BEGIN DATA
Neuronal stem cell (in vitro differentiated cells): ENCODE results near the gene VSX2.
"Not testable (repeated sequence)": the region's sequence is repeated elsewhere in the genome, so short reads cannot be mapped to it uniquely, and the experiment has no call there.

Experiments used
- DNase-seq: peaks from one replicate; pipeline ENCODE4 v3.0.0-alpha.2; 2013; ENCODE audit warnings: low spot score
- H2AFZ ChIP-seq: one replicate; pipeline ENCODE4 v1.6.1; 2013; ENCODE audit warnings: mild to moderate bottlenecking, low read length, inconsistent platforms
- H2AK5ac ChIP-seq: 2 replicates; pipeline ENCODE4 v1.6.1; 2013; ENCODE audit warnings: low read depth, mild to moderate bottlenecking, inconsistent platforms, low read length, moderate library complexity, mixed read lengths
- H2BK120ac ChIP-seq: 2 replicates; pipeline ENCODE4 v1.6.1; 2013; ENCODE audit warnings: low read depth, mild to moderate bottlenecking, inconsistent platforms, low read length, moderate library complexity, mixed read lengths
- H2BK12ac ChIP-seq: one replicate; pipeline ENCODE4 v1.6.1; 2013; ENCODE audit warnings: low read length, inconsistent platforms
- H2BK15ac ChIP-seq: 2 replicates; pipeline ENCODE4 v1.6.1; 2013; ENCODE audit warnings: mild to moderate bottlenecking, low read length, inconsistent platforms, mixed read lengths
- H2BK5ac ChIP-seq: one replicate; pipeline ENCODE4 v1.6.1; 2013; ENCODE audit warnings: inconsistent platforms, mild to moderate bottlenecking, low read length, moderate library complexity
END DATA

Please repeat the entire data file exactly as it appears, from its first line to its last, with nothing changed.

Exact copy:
Neuronal stem cell (in vitro differentiated cells): ENCODE results near the gene VSX2.
"Not testable (repeated sequence)": the region's sequence is repeated elsewhere in the genome, so short reads cannot be mapped to it uniquely, and the experiment has no call there.

Experiments used
- DNase-seq: peaks from one replicate; pipeline ENCODE4 v3.0.0-alpha.2; 2013; ENCODE audit warnings: low spot score
- H2AFZ ChIP-seq: one replicate; pipeline ENCODE4 v1.6.1; 2013; ENCODE audit warnings: mild to moderate bottlenecking, low read length, inconsistent platforms
- H2AK5ac ChIP-seq: 2 replicates; pipeline ENCODE4 v1.6.1; 2013; ENCODE audit warnings: low read depth, mild to moderate bottlenecking, inconsistent platforms, low read length, moderate library complexity, mixed read lengths
- H2BK120ac ChIP-seq: 2 replicates; pipeline ENCODE4 v1.6.1; 2013; ENCODE audit warnings: low read depth, mild to moderate bottlenecking, inconsistent platforms, low read length, moderate library complexity, mixed read lengths
- H2BK12ac ChIP-seq: one replicate; pipeline ENCODE4 v1.6.1; 2013; ENCODE audit warnings: low read length, inconsistent platforms
- H2BK15ac ChIP-seq: 2 replicates; pipeline ENCODE4 v1.6.1; 2013; ENCODE audit warnings: mild to moderate bottlenecking, low read length, inconsistent platforms, mixed read lengths
- H2BK5ac ChIP-seq: one replicate; pipeline ENCODE4 v1.6.1; 2013; ENCODE audit warnings: inconsistent platforms, mild to moderate bottlenecking, low read length, moderate library complexity